In Press: NextNavy with the National Defense Industrial Association

by Craig Hooper on September 21, 2010

I joined the President of Northrop Grumman Shipbuilding, C. Michael Petters and Dave Heebner, the executive vice-president of General Dynamics Marine Systems, in a NDIA post on recent shipbuilding developments (i.e. the T-AO(X) acceleration). Here’s what Sandra Erwin, the Editor of their flagship National Defense Magazine, included of my interview:

Lumping the T-AO(X) acceleration with efforts to keep Avondale “on life support” is a politically expedient move, said Craig Hooper, a defense consultant and national security strategist. “This is a good thing. … But I do not believe this will be an enormous help for Louisiana,” he said, because the likely winner of the T-AO(X) contract is General Dynamics’ NASSCO shipyard.

New–and/or additional oilers are a strategic necessity. Rather then expend political capital to get this project going, the Navy let Avondale’s plight do all the heavy lifting. We continue:

“The oiler is supposed to be built on the same hull as the logistics ships T-AKE, which NASSCO already is producing. “NASSCO could build twice the current Navy plan without breaking a sweat,” Hooper said. “The idea of Avondale beating NASSCO in a bidding war over a T-AKE hull isn’t realistic,” Hooper said. “But one can dream, I guess. The Louisiana congressional delegation sure is.””

Well, we suspect the new oiler will have substantial commonality with the T-AKE program. Maybe not. I think we need to look a little harder at the threat picture of 2020 and really wonder if our evolutionary trend towards civilian-spec logistical craft will survive in the complex seas of tomorrow. But, that said, we need more oilers now. So I prefer to just get simple hulls in the water rather than spend a lot of time redesigning. Read on:

Avondale’s chances of winning T-AO(X) are slim to none, Hooper contended, in large measure because it has had performance problems for many years. “Avondale has been a troubled yard for a long time … since it was created,” Hooper said.

Enough said. More:

“From the Navy’s perspective, he said, it does makes sense to move up the T-AO(X) so it won’t have to compete for funding with the new ballistic-missile submarine, the SSBN(X), which is estimated to cost $7 billion a piece and could threaten every other ship program in the Navy. “By getting this program under way, the T-AO(X) gets out from under the funding shadow of the SSBN(X),” he said.

Regardless of the Avondale situation, the Navy sorely needs new tankers, said Hooper. “The aging 15-ship oiler fleet we have today is maxed out.”

Quick! What’s the operational tempo of the Kaiser Class?! I ain’t telling you guys yet, but, rest assured, they’re busy. And finally, something I’ve been hollering about–America must realize that a failure to recapitalize the oiler fleet will make the U.S. Navy strategically vulnerable:

“Current oilers also are creating embarrassing PR problems for the Navy because all but three ships are single-hulled, which violates international environmental standards, Hooper said. Single-hulled vessels have been grandfathered until 2015 but some European ports already are planning to ban them later this year. “By 2020, pretty much everybody else will be safely operating double-hull craft, and well, regardless of the Navy’s opinions about environmental stewardship, it just won’t be a good place for the U.S. to be strategically,” Hooper said. “It’s just not wise. No un-threatened ally thinks highly of a hard-run 30-40-year old single hulled oiler loitering about their shores.”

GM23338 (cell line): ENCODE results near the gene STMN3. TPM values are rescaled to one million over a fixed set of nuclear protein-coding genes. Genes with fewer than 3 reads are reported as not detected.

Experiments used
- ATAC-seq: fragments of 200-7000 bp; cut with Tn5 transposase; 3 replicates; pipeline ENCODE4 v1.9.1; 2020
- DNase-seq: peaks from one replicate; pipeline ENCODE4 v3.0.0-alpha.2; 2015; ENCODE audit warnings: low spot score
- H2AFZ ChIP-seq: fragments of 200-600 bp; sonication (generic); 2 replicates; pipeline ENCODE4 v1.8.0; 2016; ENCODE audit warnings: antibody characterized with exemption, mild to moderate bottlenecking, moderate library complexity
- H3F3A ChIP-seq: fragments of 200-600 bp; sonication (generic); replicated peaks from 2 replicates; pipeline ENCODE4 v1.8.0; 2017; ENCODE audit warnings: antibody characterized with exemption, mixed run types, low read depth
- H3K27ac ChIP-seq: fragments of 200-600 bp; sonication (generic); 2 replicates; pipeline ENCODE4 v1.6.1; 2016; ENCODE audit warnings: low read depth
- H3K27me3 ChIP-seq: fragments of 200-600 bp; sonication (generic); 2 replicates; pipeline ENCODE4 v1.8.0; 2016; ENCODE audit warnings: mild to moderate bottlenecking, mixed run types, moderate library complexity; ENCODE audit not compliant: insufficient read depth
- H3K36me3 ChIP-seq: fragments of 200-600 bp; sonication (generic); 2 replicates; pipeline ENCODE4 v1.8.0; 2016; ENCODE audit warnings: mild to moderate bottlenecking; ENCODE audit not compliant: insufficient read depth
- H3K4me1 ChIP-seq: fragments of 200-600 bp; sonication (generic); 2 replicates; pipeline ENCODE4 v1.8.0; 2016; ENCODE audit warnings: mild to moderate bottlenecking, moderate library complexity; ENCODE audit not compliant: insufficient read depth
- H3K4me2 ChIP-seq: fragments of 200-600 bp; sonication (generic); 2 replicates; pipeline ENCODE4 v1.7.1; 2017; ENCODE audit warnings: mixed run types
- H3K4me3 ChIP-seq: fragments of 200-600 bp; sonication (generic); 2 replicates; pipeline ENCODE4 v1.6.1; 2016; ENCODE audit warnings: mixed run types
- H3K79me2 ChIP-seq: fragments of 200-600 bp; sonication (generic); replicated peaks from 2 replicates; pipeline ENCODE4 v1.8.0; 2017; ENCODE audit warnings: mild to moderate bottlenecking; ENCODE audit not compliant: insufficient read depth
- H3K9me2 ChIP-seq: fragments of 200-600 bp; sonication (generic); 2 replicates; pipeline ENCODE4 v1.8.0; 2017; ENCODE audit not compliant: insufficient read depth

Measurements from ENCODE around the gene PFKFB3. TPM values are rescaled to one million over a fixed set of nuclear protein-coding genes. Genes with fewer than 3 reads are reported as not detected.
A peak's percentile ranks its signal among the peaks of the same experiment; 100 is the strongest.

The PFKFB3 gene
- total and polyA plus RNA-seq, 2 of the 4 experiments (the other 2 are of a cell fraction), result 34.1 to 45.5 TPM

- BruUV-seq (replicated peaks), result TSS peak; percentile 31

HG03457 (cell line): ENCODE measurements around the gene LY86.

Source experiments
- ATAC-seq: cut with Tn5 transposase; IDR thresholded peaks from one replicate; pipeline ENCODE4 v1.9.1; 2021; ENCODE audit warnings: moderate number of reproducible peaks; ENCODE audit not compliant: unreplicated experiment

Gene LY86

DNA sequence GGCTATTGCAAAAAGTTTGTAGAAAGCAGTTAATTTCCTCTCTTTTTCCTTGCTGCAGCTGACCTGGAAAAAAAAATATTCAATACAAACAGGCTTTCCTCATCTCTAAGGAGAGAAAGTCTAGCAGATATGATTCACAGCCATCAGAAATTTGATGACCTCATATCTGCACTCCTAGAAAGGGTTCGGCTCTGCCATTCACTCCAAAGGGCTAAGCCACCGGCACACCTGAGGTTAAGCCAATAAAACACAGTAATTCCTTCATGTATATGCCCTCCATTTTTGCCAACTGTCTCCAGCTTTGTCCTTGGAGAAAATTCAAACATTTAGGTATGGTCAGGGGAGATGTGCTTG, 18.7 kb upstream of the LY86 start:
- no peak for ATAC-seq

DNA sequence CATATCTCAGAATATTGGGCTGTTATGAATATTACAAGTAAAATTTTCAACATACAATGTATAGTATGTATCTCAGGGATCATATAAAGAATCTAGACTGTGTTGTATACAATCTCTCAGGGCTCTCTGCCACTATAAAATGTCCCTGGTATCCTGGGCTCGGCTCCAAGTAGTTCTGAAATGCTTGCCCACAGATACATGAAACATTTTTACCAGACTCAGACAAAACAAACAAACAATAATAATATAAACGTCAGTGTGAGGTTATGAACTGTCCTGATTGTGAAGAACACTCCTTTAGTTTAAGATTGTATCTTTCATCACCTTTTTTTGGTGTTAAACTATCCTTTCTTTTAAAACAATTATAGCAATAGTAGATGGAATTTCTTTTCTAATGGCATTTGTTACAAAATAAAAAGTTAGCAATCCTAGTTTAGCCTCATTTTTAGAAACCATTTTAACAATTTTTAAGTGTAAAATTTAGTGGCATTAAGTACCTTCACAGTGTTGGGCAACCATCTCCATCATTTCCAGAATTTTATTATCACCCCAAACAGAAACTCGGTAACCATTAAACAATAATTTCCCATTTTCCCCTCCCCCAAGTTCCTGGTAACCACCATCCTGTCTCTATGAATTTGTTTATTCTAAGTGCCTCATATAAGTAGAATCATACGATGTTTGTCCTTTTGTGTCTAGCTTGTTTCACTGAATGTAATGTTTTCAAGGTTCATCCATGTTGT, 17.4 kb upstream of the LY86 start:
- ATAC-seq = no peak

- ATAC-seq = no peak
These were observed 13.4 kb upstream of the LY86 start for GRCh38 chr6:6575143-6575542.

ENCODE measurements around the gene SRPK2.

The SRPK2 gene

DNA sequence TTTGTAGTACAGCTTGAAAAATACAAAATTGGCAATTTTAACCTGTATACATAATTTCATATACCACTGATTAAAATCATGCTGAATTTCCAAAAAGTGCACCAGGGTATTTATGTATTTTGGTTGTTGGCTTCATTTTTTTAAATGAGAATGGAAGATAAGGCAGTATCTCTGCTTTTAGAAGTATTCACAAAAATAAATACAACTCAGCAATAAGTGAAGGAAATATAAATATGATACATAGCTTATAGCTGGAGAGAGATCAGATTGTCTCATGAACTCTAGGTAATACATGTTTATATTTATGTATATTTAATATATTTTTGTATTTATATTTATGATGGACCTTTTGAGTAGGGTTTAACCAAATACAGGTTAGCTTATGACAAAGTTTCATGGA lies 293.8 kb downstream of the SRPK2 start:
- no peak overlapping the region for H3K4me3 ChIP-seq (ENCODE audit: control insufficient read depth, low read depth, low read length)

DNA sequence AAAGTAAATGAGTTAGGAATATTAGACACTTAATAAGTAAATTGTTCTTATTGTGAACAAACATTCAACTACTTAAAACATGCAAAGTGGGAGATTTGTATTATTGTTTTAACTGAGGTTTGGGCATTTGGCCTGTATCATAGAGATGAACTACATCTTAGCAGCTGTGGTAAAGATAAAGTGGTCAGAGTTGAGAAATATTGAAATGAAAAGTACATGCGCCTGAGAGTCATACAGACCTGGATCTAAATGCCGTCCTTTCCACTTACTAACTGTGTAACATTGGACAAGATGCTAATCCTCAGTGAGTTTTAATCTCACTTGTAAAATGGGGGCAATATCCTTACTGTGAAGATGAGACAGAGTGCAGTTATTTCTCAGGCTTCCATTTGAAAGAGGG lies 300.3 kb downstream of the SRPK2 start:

The U.S. Navy is now aggressively promoting its “green” initiatives and efforts to build a “great green fleet,” Hooper noted. “You can’t have a green fleet served by environmentally unfriendly tankers.”

Now, I want to stress that the in-service oilers are not creating PR problems–yet. That said, in the future, they do risk creating big PR problems–and from that, well, they’d end up being strategic and operational liabilities if the Fleet failed to have double-hulled alternatives readily available. The single-hull ships are technically not illegal, either–naval auxiliaries are exempt from regulation. However, signatories are obligated to work towards compliance. And if America ended up being the only major Navy to rely on single-hulled tankers, well, that’s not a good thing. For a lot of reasons I won’t go into here. Yet.

But the decision to build out the oiler fleet is strategically sound. Let’s get to work.

{ 2 comments… read them below or add one }

Craig Hooper September 23, 2010 at 9:55 am

We’re facing that ugly “large inventory” problem…While smaller, growing navies are either building their first oilers or have only a handful to replace, America has 15+. Replacing such a large fleet takes time–but in the meantime, the world will move on to a more modern standard.


Navigator1732 September 22, 2010 at 3:09 pm

Fully in agreement with you that the current oilers are, to use other famous words paraphrasing your points, “a lawsuit waiting to happen.”

Should one of these single hulls have an accident close to the coast of another country, especially a major, “environmentally sensitive” one (think, e.g., European allies, Japan, some of our Asian allies), it would be an environmental disaster which the Navy and US would have a tough time getting past financially and “reputationally” along with seriously affecting our strategic deployment capabilities, already limited by our undersized oiler fleet.


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